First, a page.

Nowadays almost everyone complains of being stressed out and fatigued. Here are 5 ways to keep your energy level from taking a slump.
Drink water: It is the only nutrient that has been shown to increase performance in all but the most-demanding high endurance activities. Whenever you feel stressed try to check out your hydration levels. Thirst has been proven as an unreliable indicator of hydration.
The U.S. National Academies of Sciences, Engineering, and Medicine determined that adequate daily fluid intake is: About 15.5 cups (3.7 litres) of fluids a day for men. About 11.5 cups (2.7 litres) of fluids a day for women.
Most Medical practitioners recommend at the very least 8+ glasses (about 2 litres) of water a day. It’s hard to come up with a formula that fits everyone. People have different needs and engage in different activities. How much water you need to take also depends on the weather.
Dehydration mostly manifests as fatigue or low energy. Even mild dehydration will affect your mood, energy levels and the ability to think clearly.
Reduce Emotional Stress: (Let’s not get started with social media) When people burnout they feel emotionally exhausted. They feel like they are drowning in responsibilities. The sense of well-being and the capacity to care for yourself and others is diminished.
Talking to a friend (that listens) or doing something you find fun could be very helpful. Relaxation techniques like meditation, self-hypnosis, yoga are also very effective.
Don’t Sleep so much: Too little sleep is not great (this is well-established) so is over-sleeping. Many people report feeling lethargic and unmotivated after getting more than enough sleep.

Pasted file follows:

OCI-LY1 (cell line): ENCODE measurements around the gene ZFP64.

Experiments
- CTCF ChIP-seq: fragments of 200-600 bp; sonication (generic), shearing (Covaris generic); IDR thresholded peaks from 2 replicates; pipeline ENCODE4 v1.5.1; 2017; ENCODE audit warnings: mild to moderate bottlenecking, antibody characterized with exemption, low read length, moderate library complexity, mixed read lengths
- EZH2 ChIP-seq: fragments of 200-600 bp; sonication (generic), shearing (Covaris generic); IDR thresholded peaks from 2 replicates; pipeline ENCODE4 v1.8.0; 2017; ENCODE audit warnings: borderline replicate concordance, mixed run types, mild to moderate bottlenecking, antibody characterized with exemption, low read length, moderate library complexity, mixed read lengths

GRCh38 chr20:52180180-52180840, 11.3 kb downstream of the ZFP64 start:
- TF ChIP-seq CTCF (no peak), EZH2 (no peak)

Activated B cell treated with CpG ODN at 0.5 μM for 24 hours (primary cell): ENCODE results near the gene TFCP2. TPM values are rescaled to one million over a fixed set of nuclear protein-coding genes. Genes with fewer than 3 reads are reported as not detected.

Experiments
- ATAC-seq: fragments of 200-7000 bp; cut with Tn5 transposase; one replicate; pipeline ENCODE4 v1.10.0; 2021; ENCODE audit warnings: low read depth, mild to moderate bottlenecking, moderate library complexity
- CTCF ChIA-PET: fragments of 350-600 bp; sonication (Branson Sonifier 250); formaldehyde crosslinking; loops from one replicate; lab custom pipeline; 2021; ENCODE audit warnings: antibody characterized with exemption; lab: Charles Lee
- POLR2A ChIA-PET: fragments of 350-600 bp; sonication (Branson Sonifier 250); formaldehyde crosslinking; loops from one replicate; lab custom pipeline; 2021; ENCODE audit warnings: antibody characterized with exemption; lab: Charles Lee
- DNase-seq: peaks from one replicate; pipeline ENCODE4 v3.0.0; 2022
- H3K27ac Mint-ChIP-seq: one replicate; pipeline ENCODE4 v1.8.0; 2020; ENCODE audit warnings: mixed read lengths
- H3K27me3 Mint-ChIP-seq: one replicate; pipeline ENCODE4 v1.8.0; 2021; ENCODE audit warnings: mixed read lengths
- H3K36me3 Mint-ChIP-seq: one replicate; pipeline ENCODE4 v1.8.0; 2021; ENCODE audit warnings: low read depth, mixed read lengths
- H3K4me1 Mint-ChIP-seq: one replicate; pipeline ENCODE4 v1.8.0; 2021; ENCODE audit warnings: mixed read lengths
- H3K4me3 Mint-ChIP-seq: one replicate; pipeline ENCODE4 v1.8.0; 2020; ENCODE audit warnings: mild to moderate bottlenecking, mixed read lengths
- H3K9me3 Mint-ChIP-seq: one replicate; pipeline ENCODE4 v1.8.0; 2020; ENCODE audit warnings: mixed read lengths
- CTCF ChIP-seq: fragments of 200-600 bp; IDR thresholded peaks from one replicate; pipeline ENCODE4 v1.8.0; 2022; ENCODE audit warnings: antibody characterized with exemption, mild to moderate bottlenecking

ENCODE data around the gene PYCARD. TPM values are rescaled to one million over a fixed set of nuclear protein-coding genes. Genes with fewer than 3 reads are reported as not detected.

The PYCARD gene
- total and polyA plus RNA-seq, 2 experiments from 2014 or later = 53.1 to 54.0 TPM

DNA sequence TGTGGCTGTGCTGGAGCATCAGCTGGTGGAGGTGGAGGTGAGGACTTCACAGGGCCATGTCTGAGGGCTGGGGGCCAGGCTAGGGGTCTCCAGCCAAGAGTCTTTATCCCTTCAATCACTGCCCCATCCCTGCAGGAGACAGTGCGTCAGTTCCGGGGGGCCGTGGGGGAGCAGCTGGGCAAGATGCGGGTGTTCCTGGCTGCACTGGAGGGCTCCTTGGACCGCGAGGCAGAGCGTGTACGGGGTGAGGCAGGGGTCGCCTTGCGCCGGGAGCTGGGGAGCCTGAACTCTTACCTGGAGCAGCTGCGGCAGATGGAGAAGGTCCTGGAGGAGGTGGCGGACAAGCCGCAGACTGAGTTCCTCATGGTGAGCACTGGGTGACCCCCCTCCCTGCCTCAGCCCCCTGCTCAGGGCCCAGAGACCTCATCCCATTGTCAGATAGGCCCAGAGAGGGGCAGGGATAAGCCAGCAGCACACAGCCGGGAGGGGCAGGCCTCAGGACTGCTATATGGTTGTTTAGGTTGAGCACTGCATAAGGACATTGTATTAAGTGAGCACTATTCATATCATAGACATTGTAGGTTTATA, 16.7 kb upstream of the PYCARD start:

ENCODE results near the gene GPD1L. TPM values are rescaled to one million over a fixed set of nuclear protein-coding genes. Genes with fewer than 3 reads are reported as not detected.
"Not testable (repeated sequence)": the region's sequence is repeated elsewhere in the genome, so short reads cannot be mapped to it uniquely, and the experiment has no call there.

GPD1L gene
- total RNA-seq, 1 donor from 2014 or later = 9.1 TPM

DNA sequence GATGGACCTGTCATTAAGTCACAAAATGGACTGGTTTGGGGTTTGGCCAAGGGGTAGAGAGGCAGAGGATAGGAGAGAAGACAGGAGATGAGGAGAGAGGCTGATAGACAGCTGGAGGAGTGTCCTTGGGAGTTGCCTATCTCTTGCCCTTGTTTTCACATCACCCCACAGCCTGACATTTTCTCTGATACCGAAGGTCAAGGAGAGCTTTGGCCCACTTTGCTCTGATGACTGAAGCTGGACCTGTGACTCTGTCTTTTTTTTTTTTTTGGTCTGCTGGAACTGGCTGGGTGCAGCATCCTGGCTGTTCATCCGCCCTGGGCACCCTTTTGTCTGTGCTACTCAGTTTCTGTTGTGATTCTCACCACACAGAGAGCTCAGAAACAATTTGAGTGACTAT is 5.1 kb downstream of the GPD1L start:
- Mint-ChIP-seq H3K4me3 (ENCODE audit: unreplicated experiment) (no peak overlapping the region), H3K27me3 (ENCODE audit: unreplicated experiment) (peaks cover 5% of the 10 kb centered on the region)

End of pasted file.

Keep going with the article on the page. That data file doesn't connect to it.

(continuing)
Getting good sleep, in the right amount, can make a big difference in how you feel. Even if you sleep sufficient hours, frequent interruptions or poor quality sleep can also make you feel tired the next day.
Avoid napping during the day, find the right hours that make you feel great and stick to it.
Cut down your to-do list: It’s very easy to feel stressed out when there is so much to do and so little time. Get hyper-focused on the 20% things you could do that would produce your intended results. Truth is for you to achieve your goals there are just so much you need to get right. Shrink down your to-do list to a must-do list. Delegate.
Exercise: The more active you are the more mitochondria your body produces to meet your energy needs. “Contrary to popular belief, exercising doesn’t make you tired — It literally creates energy in your body. Your body rises up to meet the challenge for more energy by becoming stronger,” says nutritionist Samantha Heller, MS, RD, a nutrition advisor for the Journey for Control diabetes program.
This seems contrary to a common understanding that the more energy you use the more your body will produce. This may be difficult to believe especially if you after having a high-intensity training. But you will notice that after some hours your energy levels pick back up and you feel more energised.
Eat well: The amount of energy you have is a direct result of your diet and the number of mitochondria your body produces.
To keep your energy levels at the maximum it is advised to eat small meals and snacks every few hours than three large meals. This reduces your perception of fatigue because your brain has very few energy reserves and needs a steady supply of nutrients.
Researchers have observed that the circadian rhythms of people who eat a lot at lunch typically show a more pronounced afternoon slump. The reasons for this are unclear, but it may reflect the increase in blood sugar after eating, which is followed by a slump in energy later.
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